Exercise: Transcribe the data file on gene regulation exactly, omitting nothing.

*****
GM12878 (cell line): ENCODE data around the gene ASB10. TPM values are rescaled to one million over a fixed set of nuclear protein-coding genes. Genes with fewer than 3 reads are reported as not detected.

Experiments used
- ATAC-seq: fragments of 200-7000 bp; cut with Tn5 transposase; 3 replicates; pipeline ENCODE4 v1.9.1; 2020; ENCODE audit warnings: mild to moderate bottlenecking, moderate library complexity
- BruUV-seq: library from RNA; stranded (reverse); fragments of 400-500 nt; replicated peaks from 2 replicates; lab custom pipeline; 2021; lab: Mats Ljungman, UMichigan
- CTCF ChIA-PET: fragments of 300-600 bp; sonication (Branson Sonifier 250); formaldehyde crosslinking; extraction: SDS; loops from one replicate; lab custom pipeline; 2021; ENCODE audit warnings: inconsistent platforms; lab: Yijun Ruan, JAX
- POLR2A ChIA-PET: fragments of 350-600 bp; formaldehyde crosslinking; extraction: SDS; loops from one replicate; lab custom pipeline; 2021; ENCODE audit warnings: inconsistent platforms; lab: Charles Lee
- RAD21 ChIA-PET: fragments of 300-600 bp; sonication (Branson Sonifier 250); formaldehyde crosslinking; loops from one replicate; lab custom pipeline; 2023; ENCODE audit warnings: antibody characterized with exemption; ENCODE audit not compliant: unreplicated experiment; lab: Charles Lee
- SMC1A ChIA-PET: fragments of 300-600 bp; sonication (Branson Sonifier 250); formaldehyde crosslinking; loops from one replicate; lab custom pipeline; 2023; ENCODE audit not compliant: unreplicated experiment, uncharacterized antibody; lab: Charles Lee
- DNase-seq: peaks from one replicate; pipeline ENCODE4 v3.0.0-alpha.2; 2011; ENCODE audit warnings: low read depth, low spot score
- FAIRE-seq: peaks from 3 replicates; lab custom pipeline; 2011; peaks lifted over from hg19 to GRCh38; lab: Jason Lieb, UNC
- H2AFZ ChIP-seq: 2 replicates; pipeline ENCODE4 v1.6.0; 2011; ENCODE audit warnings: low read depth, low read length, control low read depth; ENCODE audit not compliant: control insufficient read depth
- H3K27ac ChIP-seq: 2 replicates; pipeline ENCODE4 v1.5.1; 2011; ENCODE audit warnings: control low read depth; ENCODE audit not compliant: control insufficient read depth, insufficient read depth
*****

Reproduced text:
GM12878 (cell line): ENCODE data around the gene ASB10. TPM values are rescaled to one million over a fixed set of nuclear protein-coding genes. Genes with fewer than 3 reads are reported as not detected.

Experiments used
- ATAC-seq: fragments of 200-7000 bp; cut with Tn5 transposase; 3 replicates; pipeline ENCODE4 v1.9.1; 2020; ENCODE audit warnings: mild to moderate bottlenecking, moderate library complexity
- BruUV-seq: library from RNA; stranded (reverse); fragments of 400-500 nt; replicated peaks from 2 replicates; lab custom pipeline; 2021; lab: Mats Ljungman, UMichigan
- CTCF ChIA-PET: fragments of 300-600 bp; sonication (Branson Sonifier 250); formaldehyde crosslinking; extraction: SDS; loops from one replicate; lab custom pipeline; 2021; ENCODE audit warnings: inconsistent platforms; lab: Yijun Ruan, JAX
- POLR2A ChIA-PET: fragments of 350-600 bp; formaldehyde crosslinking; extraction: SDS; loops from one replicate; lab custom pipeline; 2021; ENCODE audit warnings: inconsistent platforms; lab: Charles Lee
- RAD21 ChIA-PET: fragments of 300-600 bp; sonication (Branson Sonifier 250); formaldehyde crosslinking; loops from one replicate; lab custom pipeline; 2023; ENCODE audit warnings: antibody characterized with exemption; ENCODE audit not compliant: unreplicated experiment; lab: Charles Lee
- SMC1A ChIA-PET: fragments of 300-600 bp; sonication (Branson Sonifier 250); formaldehyde crosslinking; loops from one replicate; lab custom pipeline; 2023; ENCODE audit not compliant: unreplicated experiment, uncharacterized antibody; lab: Charles Lee
- DNase-seq: peaks from one replicate; pipeline ENCODE4 v3.0.0-alpha.2; 2011; ENCODE audit warnings: low read depth, low spot score
- FAIRE-seq: peaks from 3 replicates; lab custom pipeline; 2011; peaks lifted over from hg19 to GRCh38; lab: Jason Lieb, UNC
- H2AFZ ChIP-seq: 2 replicates; pipeline ENCODE4 v1.6.0; 2011; ENCODE audit warnings: low read depth, low read length, control low read depth; ENCODE audit not compliant: control insufficient read depth
- H3K27ac ChIP-seq: 2 replicates; pipeline ENCODE4 v1.5.1; 2011; ENCODE audit warnings: control low read depth; ENCODE audit not compliant: control insufficient read depth, insufficient read depth